As the sale of the historic Wounded Knee site looms with several offers on the table for owner James Czywczynski, the Oglala Sioux Tribe has moved to seize the land using eminent domain, according to a report by Brandon Ecoffey, the managing editor of Native Sun News.
In addition to this development, a petition on a Care2 website claims that one of the parties interested in purchasing the site wants to build a horse slaughtering plant and has garnered more than 38,000 signatures.
According to Denise Mesteth, Tribal Land Office Director, the tribe is intending to seek recovery of the Wounded Knee site through eminent domain, however the claims that the tribe would allow a horse slaughterhouse to be built on or near Wounded Knee were false.
“That isn't right; it is definitely a misleading petition. It is amazing how rumors get around. This may have been an effort to hinder the eminent domain move,” said Mesteth.
On May 16, the council voted 14-0 to file in federal court to seek the land owned by Czywczynski. While eminent domain is an action where a government utilizes its power to seize the private property of an individual or group of people for use by the state, some tribal law experts say this might be an exercise in futility.
But Mesteth says, “It’s all we’ve got.”
Speaking under the condition of anonymity, a federal Indian law attorney in Washington, D.C. told Ecoffey that the likelihood of eminent domain working for the tribe in the case of Wounded Knee was low.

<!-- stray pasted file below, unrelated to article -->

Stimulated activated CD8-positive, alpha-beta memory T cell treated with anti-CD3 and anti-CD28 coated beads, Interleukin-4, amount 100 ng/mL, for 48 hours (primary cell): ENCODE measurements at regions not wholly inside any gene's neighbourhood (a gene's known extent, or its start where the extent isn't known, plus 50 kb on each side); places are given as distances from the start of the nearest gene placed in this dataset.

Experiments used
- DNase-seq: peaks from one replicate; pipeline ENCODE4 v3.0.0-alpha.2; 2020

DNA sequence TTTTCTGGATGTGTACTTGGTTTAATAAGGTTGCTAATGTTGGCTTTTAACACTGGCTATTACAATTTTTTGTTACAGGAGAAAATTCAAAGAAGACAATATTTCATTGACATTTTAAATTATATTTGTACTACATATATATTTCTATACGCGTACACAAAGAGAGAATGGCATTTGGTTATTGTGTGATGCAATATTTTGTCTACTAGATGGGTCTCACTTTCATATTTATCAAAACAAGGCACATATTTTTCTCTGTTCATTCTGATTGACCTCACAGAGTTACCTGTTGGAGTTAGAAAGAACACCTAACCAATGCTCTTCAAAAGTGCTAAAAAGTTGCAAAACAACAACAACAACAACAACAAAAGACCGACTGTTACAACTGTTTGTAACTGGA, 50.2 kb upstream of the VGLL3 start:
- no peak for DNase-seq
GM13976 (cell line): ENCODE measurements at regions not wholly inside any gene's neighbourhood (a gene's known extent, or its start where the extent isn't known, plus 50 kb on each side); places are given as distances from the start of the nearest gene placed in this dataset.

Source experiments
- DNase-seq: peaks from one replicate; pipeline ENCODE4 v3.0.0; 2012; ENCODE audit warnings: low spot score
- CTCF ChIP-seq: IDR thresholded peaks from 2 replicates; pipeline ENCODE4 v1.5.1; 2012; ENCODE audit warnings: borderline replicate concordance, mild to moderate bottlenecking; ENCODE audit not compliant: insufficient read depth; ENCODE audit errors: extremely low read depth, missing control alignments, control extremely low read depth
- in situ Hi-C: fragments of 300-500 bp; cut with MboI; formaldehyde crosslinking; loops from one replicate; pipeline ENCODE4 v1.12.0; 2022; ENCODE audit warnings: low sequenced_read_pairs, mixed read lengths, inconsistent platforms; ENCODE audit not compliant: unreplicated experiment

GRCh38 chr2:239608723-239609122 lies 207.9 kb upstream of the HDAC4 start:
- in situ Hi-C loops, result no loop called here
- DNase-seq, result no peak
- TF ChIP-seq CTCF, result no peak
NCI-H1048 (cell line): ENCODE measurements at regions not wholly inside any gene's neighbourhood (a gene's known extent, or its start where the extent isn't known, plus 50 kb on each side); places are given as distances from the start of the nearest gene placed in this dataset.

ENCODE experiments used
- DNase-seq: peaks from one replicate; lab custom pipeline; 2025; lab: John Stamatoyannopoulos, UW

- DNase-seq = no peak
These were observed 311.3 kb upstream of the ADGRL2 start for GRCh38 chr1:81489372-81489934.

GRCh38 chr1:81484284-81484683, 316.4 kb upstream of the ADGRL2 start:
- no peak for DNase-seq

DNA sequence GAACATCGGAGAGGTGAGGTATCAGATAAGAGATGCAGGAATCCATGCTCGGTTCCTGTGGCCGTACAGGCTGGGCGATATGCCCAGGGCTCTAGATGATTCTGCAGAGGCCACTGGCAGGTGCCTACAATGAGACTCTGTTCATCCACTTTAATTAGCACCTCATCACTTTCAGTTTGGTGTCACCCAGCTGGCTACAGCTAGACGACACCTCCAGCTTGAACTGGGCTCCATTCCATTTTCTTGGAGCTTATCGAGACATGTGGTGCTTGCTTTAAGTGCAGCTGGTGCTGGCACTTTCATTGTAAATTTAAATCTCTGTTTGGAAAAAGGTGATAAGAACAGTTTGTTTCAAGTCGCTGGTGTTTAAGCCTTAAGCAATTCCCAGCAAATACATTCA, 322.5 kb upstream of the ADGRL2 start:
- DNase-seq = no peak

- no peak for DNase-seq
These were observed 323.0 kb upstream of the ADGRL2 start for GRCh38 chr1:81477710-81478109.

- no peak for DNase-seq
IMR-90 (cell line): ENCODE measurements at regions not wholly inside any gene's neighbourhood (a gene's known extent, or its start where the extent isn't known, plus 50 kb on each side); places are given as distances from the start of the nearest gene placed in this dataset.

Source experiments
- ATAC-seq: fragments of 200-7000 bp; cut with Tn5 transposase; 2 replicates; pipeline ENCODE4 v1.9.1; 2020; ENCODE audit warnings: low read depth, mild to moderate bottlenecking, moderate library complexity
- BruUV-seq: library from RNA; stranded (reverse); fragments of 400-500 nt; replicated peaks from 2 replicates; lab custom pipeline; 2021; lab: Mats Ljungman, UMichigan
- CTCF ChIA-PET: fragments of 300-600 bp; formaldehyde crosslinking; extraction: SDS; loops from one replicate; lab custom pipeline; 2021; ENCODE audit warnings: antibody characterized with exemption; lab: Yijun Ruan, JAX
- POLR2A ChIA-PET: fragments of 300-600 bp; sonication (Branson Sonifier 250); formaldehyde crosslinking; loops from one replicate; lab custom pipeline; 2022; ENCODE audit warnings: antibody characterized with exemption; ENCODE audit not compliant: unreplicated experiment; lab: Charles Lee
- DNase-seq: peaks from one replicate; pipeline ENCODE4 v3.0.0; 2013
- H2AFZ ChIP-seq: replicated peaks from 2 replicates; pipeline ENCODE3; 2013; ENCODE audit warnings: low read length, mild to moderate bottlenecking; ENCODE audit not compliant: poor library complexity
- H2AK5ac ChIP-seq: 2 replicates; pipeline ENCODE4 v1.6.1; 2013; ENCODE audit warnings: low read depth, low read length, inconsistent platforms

“It would be very hard for me to see the tribe pull this off,” the source said. “If this was truly a viable option for tribes then it would be extremely easy for tribes to consolidate their land bases. They could simply seize whatever they wanted from non-members within the confines of the reservation, provided they pay just compensation. Who determines what just compensation is?”
Czywczynski told ICTMN he is waiting for a specific buyer to purchase the land for the benefit of the tribe. “There are others that are waiting to buy this property, but I am waiting for this person who is buying it for the benefit of the tribe. I want the tribe to have this property,” he said.
Mesteth did confirm that there is a submitted initiative by tribal members to consider a horse slaughterhouse, but it would not be built on the site of Wounded Knee even if it were approved. She also said any possibility that the tribe would build on Wounded Knee were unfounded and that the tribe was putting measures in place to protect the site.
“There was a move on the council floor this Tuesday [May 28] to create a three-mile radius buffer for all additional development in the area of Wounded Knee,” she said.
Mesteth says the creation of a horse slaughterhouse is only an initiative that was presented to the tribal council and that any such thing would need to be presented to all of the tribal districts and approved before anything moved forward.
“We are not saying any of this will happen, the plan is not to use horses on a reservation and they are not going to just pick them up off the range and take them to the slaughterhouse, they will buy from the sale house,” she said.
Mesteth says, because there are no slaughterhouses in the United States because they have been outlawed since 2007, it would create a revenue opportunity for the tribe.
“There is only one in Mexico and one in Canada. The market is high now because I guess there is a foreign market for horse meat, although I wouldn’t eat it. All this said, it will bring jobs and some kind of revenue to our reservation,” she said.